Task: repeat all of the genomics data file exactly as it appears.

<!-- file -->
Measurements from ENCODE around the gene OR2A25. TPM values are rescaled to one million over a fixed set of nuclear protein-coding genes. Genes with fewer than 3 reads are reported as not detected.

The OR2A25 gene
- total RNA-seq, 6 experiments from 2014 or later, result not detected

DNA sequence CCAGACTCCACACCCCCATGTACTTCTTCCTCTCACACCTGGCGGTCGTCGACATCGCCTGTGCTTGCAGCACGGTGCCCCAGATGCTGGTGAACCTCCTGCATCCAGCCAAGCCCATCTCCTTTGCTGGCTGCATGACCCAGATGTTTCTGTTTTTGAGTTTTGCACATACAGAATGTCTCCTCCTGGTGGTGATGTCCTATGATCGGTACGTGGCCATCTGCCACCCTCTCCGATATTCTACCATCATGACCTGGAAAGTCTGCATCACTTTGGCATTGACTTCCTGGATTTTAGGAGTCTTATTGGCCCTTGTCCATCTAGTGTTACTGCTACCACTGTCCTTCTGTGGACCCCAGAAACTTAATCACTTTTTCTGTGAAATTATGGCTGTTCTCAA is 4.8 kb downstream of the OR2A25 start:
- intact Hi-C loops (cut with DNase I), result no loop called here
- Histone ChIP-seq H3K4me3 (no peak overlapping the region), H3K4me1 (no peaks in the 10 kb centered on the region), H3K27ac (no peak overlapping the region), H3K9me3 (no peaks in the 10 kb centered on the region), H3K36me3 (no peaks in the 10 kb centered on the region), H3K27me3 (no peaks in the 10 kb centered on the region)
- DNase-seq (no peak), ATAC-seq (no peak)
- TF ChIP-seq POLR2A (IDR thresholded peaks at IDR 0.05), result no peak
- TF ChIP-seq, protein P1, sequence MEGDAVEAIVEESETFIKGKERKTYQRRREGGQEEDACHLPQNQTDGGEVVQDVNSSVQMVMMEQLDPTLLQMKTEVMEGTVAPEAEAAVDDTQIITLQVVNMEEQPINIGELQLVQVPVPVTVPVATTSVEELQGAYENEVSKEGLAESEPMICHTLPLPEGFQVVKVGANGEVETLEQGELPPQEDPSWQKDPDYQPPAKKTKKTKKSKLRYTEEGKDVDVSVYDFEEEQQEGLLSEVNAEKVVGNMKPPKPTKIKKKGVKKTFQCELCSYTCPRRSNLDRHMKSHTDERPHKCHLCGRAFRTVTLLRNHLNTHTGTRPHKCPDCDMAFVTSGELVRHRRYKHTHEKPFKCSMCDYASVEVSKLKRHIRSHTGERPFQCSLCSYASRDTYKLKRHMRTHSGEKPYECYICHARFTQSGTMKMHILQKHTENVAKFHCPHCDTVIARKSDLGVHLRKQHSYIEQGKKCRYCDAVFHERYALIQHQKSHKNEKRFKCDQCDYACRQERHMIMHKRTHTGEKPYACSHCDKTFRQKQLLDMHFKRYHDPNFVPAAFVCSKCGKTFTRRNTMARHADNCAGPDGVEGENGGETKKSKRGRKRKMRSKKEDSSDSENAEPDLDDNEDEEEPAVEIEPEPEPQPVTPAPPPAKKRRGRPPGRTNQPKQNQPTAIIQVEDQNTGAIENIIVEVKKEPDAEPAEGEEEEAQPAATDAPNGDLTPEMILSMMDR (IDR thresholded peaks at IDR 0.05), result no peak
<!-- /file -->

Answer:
Measurements from ENCODE around the gene OR2A25. TPM values are rescaled to one million over a fixed set of nuclear protein-coding genes. Genes with fewer than 3 reads are reported as not detected.

The OR2A25 gene
- total RNA-seq, 6 experiments from 2014 or later, result not detected

DNA sequence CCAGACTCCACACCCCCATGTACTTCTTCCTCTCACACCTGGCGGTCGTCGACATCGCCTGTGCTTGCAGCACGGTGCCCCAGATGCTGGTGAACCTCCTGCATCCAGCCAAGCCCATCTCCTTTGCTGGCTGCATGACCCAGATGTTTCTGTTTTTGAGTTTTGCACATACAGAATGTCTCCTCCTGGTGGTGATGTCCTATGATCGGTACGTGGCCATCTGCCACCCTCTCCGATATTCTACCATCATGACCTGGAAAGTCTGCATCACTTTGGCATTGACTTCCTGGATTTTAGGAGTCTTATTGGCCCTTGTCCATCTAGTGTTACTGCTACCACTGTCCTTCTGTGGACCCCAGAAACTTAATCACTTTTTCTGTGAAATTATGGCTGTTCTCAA is 4.8 kb downstream of the OR2A25 start:
- intact Hi-C loops (cut with DNase I), result no loop called here
- Histone ChIP-seq H3K4me3 (no peak overlapping the region), H3K4me1 (no peaks in the 10 kb centered on the region), H3K27ac (no peak overlapping the region), H3K9me3 (no peaks in the 10 kb centered on the region), H3K36me3 (no peaks in the 10 kb centered on the region), H3K27me3 (no peaks in the 10 kb centered on the region)
- DNase-seq (no peak), ATAC-seq (no peak)
- TF ChIP-seq POLR2A (IDR thresholded peaks at IDR 0.05), result no peak
- TF ChIP-seq, protein P1, sequence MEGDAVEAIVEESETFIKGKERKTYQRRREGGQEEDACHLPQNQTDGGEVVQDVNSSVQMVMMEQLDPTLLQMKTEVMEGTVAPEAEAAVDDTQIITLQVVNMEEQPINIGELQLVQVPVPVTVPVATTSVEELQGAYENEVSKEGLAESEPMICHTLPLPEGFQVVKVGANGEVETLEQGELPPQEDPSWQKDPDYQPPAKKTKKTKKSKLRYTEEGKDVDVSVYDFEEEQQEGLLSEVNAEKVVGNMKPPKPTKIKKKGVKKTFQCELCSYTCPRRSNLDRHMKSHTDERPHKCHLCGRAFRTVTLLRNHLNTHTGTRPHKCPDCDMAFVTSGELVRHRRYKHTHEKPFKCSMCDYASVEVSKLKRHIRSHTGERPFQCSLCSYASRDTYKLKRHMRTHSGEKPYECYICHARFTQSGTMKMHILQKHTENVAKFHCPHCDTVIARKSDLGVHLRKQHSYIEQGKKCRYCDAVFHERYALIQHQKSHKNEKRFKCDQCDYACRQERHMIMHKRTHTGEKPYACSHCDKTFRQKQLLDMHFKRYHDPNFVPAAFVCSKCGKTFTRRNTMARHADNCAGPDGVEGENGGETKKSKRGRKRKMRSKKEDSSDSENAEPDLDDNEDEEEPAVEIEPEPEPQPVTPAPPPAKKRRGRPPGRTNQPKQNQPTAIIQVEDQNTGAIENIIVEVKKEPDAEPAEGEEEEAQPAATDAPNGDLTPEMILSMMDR (IDR thresholded peaks at IDR 0.05), result no peak